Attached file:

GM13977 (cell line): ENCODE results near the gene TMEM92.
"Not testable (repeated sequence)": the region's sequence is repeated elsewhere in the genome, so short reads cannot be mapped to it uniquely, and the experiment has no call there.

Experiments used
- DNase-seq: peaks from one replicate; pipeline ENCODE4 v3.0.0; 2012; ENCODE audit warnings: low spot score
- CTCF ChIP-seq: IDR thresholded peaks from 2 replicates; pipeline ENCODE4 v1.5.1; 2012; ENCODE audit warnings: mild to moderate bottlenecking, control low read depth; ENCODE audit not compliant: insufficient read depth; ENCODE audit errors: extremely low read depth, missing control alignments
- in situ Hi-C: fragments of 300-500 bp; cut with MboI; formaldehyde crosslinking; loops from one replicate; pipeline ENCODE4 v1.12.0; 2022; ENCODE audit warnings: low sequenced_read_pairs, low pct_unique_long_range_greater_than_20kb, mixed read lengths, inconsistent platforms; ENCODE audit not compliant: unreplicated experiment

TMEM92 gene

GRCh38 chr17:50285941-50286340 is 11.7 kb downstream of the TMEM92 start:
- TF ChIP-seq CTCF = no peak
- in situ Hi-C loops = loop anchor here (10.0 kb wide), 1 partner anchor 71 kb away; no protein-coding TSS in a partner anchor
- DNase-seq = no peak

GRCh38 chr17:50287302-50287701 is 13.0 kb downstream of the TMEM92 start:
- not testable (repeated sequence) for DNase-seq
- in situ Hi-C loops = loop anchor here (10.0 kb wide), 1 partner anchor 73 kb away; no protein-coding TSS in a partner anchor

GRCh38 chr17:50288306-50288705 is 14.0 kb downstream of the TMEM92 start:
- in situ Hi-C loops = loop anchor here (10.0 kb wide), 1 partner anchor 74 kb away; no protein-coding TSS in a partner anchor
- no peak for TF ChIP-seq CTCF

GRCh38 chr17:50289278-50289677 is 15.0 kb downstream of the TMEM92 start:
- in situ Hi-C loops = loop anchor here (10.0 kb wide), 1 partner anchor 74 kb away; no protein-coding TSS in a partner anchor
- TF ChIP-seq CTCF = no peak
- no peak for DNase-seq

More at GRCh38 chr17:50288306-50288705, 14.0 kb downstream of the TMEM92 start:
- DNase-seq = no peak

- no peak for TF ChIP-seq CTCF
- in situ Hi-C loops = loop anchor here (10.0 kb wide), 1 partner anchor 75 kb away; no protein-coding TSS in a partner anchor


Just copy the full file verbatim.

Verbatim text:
GM13977 (cell line): ENCODE results near the gene TMEM92.
"Not testable (repeated sequence)": the region's sequence is repeated elsewhere in the genome, so short reads cannot be mapped to it uniquely, and the experiment has no call there.

Experiments used
- DNase-seq: peaks from one replicate; pipeline ENCODE4 v3.0.0; 2012; ENCODE audit warnings: low spot score
- CTCF ChIP-seq: IDR thresholded peaks from 2 replicates; pipeline ENCODE4 v1.5.1; 2012; ENCODE audit warnings: mild to moderate bottlenecking, control low read depth; ENCODE audit not compliant: insufficient read depth; ENCODE audit errors: extremely low read depth, missing control alignments
- in situ Hi-C: fragments of 300-500 bp; cut with MboI; formaldehyde crosslinking; loops from one replicate; pipeline ENCODE4 v1.12.0; 2022; ENCODE audit warnings: low sequenced_read_pairs, low pct_unique_long_range_greater_than_20kb, mixed read lengths, inconsistent platforms; ENCODE audit not compliant: unreplicated experiment

TMEM92 gene

GRCh38 chr17:50285941-50286340 is 11.7 kb downstream of the TMEM92 start:
- TF ChIP-seq CTCF = no peak
- in situ Hi-C loops = loop anchor here (10.0 kb wide), 1 partner anchor 71 kb away; no protein-coding TSS in a partner anchor
- DNase-seq = no peak

GRCh38 chr17:50287302-50287701 is 13.0 kb downstream of the TMEM92 start:
- not testable (repeated sequence) for DNase-seq
- in situ Hi-C loops = loop anchor here (10.0 kb wide), 1 partner anchor 73 kb away; no protein-coding TSS in a partner anchor

GRCh38 chr17:50288306-50288705 is 14.0 kb downstream of the TMEM92 start:
- in situ Hi-C loops = loop anchor here (10.0 kb wide), 1 partner anchor 74 kb away; no protein-coding TSS in a partner anchor
- no peak for TF ChIP-seq CTCF

GRCh38 chr17:50289278-50289677 is 15.0 kb downstream of the TMEM92 start:
- in situ Hi-C loops = loop anchor here (10.0 kb wide), 1 partner anchor 74 kb away; no protein-coding TSS in a partner anchor
- TF ChIP-seq CTCF = no peak
- no peak for DNase-seq

More at GRCh38 chr17:50288306-50288705, 14.0 kb downstream of the TMEM92 start:
- DNase-seq = no peak

- no peak for TF ChIP-seq CTCF
- in situ Hi-C loops = loop anchor here (10.0 kb wide), 1 partner anchor 75 kb away; no protein-coding TSS in a partner anchor